Difference between deductive and inductive argument
In logic analysis of arguments, arguments can be separated into two categories: deductive and inductive. The former are studied by formal logic and the latter by informal logic.
What is a deductive argument?
A deductive argument is one in which, if the premises are true, the conclusion will necessarily be true. In other words, it is impossible for the premises to be true and the conclusion false. Thus, the conclusion necessarily follows from the premises. Thus, a true premise must lead to definitive proof of the truth of the conclusion. Here is a classic example:
Socrates was a man (premise)
All men are mortal (premise).
Socrates is mortal ( conclusion)
As you can see, if the premises are true (and they are), then it is simply not possible for the conclusion to be false. If you have a deductive argument correctly formulated and accept the truth of the premises, then you must also accept the truth of the conclusion. If you reject it, you are falling into contradiction, it is as if you are saying that “Socrates, at the same time, is and is not mortal”.
What is an inductive argument?
An inductive argument is one in which the premises offer strong support for a conclusion, but which do not fully guarantee it. This is an argument in which the premises support the conclusion in such a way that if the premises are true, the conclusion is unlikely to be false. Thus, the conclusion probably follows from the premises. Here is an example:
Socrates was Greek (premise).
Most Greeks eat fish (premise).
Socrates ate fish (conclusion).
In this example, even if both premises are true, it is still possible that the conclusion is false (perhaps Socrates was allergic to fish, for example). Expressions that tend to characterize an argument as inductive – and therefore probabilistic and not necessary – include words as likely, probable, possibly, and reasonably.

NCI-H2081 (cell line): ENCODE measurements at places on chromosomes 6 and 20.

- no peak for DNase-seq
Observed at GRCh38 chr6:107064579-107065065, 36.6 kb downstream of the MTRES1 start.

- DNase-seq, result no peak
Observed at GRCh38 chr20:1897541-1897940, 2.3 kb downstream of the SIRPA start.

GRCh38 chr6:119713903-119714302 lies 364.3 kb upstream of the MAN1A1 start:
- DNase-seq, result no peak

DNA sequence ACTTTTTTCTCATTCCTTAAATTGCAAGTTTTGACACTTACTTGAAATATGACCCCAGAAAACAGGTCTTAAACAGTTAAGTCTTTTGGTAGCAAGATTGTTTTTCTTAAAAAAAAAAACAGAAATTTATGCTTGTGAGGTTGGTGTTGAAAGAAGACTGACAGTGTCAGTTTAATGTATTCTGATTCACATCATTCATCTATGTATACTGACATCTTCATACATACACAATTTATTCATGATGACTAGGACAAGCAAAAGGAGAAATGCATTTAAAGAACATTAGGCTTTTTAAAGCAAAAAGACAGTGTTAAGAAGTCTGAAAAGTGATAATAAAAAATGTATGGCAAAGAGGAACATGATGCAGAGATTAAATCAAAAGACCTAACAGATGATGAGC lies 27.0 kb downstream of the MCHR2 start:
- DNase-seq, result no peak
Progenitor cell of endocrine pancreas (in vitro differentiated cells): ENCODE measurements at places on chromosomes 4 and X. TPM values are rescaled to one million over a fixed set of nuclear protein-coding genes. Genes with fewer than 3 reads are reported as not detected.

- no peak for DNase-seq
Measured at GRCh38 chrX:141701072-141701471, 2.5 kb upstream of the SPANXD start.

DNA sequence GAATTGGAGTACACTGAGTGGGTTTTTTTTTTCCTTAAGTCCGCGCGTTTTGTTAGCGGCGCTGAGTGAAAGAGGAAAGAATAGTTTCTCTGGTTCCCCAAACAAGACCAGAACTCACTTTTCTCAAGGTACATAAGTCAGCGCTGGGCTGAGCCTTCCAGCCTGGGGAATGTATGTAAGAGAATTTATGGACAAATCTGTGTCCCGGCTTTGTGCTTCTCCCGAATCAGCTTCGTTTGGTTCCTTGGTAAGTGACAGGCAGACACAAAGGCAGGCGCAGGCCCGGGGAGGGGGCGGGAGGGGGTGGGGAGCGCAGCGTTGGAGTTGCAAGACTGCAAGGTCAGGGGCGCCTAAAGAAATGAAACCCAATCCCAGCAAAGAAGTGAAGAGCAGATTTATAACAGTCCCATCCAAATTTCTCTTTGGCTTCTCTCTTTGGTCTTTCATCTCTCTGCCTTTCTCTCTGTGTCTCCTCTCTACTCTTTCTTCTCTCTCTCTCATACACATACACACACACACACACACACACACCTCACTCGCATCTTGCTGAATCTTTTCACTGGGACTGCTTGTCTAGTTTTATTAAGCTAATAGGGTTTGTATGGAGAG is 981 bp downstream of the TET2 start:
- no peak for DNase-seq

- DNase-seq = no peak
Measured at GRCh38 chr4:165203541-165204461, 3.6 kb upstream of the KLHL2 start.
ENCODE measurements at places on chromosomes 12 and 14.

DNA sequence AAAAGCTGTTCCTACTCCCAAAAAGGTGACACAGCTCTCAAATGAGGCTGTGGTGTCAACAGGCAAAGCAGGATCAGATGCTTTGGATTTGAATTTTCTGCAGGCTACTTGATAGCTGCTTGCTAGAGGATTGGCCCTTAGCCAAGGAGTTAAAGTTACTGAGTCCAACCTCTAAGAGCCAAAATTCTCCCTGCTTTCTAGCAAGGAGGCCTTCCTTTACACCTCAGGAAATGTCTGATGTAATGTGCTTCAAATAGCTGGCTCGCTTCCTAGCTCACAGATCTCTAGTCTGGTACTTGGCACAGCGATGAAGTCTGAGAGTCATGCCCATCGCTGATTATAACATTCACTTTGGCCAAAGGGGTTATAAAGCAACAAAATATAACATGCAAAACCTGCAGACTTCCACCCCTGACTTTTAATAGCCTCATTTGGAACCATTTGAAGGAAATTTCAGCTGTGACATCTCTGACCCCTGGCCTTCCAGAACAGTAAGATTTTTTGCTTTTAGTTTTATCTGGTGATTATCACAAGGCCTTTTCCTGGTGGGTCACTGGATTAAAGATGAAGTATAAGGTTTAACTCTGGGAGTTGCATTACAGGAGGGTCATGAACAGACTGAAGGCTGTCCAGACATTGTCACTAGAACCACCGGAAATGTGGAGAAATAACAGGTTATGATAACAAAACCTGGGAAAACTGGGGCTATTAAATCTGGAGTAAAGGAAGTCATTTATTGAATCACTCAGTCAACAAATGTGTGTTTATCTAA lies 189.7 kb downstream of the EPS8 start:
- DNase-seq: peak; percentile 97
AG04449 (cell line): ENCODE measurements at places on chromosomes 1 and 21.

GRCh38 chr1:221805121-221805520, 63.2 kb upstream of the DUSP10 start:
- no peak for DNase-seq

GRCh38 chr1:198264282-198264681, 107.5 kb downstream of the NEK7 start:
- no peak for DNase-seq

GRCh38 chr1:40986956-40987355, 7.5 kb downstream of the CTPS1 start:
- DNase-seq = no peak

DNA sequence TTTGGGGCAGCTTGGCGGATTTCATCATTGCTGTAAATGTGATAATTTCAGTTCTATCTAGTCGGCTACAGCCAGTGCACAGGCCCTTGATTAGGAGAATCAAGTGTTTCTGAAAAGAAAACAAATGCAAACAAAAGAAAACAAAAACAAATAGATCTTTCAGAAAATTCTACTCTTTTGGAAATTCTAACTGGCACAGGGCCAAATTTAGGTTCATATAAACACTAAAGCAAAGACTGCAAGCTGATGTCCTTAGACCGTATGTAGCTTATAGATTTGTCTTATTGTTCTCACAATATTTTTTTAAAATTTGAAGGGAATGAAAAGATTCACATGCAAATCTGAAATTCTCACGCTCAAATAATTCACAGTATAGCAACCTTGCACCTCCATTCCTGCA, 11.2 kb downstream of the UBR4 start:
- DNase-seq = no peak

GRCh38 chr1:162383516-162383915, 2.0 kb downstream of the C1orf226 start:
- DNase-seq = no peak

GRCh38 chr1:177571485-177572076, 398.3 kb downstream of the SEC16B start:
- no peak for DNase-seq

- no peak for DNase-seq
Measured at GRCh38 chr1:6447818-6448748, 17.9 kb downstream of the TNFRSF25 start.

Difference between deductive and inductive arguments
To summarize what has been said so far:
- deductive arguments have the conclusion necessarily true, if the premises are true;
- inductive arguments have the conclusion probably true, if the premises are true.
In addition, there is another fundamental difference between them. In the deductive arguments, our conclusions are already contained, even if implicitly, in our premises. This means that a deductive argument does not offer an opportunity to come up with new information – at best, information that was obscured or not recognized in the premises is highlighted. Thus, the right nature, which preserves the truth, of deductive arguments comes at the expense of the expansion of knowledge. This becomes clear above example of deductive argument. In a way, the conclusion that Socrates is mortal was implicit in the premises.
Inductive arguments, on the other hand, draw conclusions that go beyond what is already said in the premises and this allows us to expand our knowledge of the world. It is the inductive reasoning behind science, for example. Newton’s law that says “two bodies attract each other with force proportional to their masses and inversely proportional to the square of the distance that separates their centers of gravity” is the conclusion of an inductive reasoning.
Walton, Douglas. Informal Logic: A Pragmatic Approach. Cambridge: Cambridge University Press, 2008.